Hate. It’s a word many have used to describe Omar Mateen’s slaughter of fifty people at an Orlando nightclub. A radicalized Muslim who declared his allegiance to ISIS committed an “act of hate,” as President Obama says. Like the overused “tragedy” (I’ll save that polemic for another time), “hate” obscures, rather than clarifies, what’s at stake. It directs our attention to strong emotions and abnormal mental states. It distracts us from the fact that our enemy has formulated a rational, political judgment—namely that humanity is better off if an Islamic form of government, rather than the United States, dominates the world.
Multiculturalism has made us too parochial to see this. Technocracy has made it contrary to the interests of our leaders. The truth is that terrorism has its roots in politics, not in hate.
Radical Islam’s political judgment—that America is the world’s preeminent source of moral and spiritual corruption—was articulated once by Sayyid Qutb of the Muslim Brotherhood in Egypt, who was executed in 1966. Two years in the United States convinced Qutb that our society was morally and spiritually bankrupt. His assessment is widespread among Islamic radicals—and among Hindu nationalists in India, and traditionalists in Russia and elsewhere. From this premise, it’s not hard to conclude that America’s global influence is malign. And having reached this conclusion, any responsible person—especially any Muslim seeing himself privileged to have an empowering faith in the One God—should logically fight against America’s global preeminence. Indeed, insofar as such a person cares for those of us living in the United States, he should wish to liberate us from our perverse culture.
The violence he will commit is properly called terrorism. It is motivated by a political judgment, and committed by reactionary non-state actors in an asymmetric warfare with military powers. It is fundamentally different from incidents in which the perpetrator is deranged by some strong emotion—“hate”—as were Eric Harris and Dylan Klebold. We don’t call the Columbine massacre “terrorism.” Nor do we call the Sandy Hook massacre, with its mentally ill shooter, “terrorism.” In both cases, violence had psychological roots and no political meaning.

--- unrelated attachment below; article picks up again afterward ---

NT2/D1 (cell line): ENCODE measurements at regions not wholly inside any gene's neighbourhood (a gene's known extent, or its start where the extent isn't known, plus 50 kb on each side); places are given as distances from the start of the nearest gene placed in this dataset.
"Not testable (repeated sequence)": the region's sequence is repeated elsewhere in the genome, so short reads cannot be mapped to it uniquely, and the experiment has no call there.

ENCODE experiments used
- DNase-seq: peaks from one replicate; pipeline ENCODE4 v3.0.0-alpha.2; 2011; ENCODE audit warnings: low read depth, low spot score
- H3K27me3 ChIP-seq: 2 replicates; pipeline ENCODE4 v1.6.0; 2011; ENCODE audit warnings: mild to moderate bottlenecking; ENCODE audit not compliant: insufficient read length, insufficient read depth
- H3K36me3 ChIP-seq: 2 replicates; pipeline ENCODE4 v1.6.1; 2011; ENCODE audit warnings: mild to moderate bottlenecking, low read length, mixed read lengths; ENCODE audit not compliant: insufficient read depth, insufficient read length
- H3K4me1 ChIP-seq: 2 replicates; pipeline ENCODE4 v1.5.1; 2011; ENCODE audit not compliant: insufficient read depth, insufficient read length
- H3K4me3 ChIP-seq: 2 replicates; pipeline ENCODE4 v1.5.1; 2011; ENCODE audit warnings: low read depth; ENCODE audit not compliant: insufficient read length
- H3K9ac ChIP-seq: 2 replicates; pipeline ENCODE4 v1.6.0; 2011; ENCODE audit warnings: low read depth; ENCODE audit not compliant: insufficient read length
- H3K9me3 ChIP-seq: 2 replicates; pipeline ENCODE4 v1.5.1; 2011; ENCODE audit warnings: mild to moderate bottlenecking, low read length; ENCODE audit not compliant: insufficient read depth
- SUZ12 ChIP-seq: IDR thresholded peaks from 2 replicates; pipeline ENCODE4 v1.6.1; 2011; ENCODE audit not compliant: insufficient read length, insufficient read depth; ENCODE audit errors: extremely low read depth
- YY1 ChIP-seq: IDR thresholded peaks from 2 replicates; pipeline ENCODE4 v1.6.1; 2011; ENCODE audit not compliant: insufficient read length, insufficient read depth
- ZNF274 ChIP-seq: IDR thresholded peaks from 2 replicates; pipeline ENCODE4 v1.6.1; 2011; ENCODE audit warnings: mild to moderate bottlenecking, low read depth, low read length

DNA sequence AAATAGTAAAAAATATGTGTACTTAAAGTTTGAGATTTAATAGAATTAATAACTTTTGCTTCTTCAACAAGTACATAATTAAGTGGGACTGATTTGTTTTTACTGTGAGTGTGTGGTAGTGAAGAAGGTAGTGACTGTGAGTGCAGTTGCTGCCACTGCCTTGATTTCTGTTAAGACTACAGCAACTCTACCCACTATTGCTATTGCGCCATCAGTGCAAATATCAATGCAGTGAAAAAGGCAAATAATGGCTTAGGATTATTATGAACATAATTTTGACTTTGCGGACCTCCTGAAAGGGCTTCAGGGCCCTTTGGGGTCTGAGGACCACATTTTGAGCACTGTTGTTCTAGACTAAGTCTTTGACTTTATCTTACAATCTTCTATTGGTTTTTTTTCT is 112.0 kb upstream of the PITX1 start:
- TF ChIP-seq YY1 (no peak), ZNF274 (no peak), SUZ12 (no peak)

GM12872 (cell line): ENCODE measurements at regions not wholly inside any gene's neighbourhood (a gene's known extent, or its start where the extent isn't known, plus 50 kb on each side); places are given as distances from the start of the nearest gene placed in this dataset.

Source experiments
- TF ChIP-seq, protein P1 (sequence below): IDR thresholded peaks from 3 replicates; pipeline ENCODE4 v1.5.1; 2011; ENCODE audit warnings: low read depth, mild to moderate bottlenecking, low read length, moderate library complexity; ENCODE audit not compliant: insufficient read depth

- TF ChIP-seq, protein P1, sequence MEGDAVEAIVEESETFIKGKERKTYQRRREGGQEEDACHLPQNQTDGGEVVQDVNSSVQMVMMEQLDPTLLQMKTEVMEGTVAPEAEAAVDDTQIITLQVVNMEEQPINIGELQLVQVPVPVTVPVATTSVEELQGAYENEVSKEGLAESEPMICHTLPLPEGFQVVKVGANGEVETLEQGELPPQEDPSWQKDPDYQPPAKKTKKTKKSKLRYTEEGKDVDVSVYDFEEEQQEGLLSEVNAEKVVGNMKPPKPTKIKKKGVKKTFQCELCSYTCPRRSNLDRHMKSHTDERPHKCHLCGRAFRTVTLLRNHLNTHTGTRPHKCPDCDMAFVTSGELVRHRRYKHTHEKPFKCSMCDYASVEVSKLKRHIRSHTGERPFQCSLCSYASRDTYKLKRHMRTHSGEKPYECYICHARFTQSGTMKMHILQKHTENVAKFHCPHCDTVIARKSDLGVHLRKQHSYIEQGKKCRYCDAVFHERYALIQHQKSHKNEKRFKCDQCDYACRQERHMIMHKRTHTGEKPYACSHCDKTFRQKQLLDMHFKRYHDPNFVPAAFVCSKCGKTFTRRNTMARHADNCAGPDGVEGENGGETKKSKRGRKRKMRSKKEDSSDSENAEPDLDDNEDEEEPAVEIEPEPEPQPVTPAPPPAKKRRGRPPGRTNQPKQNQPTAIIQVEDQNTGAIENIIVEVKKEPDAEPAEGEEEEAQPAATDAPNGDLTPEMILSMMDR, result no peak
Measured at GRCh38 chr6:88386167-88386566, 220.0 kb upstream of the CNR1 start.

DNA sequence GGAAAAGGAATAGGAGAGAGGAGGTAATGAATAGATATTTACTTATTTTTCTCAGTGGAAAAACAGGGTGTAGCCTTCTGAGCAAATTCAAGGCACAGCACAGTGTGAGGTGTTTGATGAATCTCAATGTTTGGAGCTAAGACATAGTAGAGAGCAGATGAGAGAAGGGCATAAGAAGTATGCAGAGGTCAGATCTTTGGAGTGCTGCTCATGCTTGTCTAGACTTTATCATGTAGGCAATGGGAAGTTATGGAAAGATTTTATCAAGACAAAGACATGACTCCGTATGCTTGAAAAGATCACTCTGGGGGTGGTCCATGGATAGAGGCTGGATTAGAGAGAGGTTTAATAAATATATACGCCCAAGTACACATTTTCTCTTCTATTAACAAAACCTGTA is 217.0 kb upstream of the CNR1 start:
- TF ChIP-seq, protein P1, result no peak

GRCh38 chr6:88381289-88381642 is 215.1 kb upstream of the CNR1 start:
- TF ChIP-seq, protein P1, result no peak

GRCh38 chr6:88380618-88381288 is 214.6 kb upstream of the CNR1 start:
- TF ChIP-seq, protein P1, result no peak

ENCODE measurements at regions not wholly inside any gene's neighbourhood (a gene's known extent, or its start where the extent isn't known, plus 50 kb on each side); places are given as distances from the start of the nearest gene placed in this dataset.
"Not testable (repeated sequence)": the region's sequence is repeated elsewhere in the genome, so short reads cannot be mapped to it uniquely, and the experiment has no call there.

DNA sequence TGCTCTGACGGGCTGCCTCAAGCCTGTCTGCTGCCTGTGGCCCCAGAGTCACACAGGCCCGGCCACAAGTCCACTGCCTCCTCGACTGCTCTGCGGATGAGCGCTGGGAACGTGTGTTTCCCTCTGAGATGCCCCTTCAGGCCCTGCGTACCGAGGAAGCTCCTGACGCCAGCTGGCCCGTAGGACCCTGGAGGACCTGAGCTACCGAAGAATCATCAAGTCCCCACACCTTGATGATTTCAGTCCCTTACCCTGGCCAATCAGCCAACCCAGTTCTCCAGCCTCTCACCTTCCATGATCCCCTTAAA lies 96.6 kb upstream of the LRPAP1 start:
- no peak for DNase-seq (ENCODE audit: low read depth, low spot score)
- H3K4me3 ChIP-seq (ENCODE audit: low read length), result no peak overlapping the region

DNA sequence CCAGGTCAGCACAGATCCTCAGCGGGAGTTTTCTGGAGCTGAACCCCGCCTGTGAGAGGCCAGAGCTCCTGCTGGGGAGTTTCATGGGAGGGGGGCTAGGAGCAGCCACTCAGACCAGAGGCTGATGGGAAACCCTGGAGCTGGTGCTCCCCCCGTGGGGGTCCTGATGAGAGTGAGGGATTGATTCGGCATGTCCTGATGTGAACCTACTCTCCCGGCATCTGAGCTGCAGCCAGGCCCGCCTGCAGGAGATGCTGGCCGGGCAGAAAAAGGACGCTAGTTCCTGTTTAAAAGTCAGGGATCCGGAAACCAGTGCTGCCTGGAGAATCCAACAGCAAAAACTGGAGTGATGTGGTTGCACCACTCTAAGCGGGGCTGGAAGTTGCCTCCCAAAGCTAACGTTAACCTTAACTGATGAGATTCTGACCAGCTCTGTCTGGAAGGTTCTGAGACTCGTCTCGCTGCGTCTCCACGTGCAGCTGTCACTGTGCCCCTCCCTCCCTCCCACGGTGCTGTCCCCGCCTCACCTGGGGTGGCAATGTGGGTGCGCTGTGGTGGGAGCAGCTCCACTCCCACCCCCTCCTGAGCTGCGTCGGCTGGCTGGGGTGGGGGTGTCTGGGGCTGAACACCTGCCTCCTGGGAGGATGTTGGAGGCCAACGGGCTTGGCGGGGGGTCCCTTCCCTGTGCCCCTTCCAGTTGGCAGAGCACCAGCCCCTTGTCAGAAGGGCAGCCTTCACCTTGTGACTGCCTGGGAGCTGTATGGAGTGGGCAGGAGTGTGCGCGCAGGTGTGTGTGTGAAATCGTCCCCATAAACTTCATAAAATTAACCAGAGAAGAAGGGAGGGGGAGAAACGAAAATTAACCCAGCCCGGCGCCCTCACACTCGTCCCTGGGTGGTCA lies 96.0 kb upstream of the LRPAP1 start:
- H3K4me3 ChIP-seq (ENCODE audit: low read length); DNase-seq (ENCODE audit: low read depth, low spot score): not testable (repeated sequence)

Terrorism has political roots. One could say that the Italian anarchists who (most historians assume) bombed Wall Street in 1920, killing thirty and injuring hundreds, “hated” capitalism. But their feelings about capitalism were incidental. Their judgment of capitalism—that it was unjust, and that in the interest of humanity it should be destroyed—was decisive. The same could be said for Alger Hiss. He was a communist spy not because he “hated” America, but because he thought history was on the side of communism. He made a political judgment and acted on it. The same could be said for Timothy McVeigh. He saw the United States government as an enemy of the people. Having formed this political judgment, he acted on it.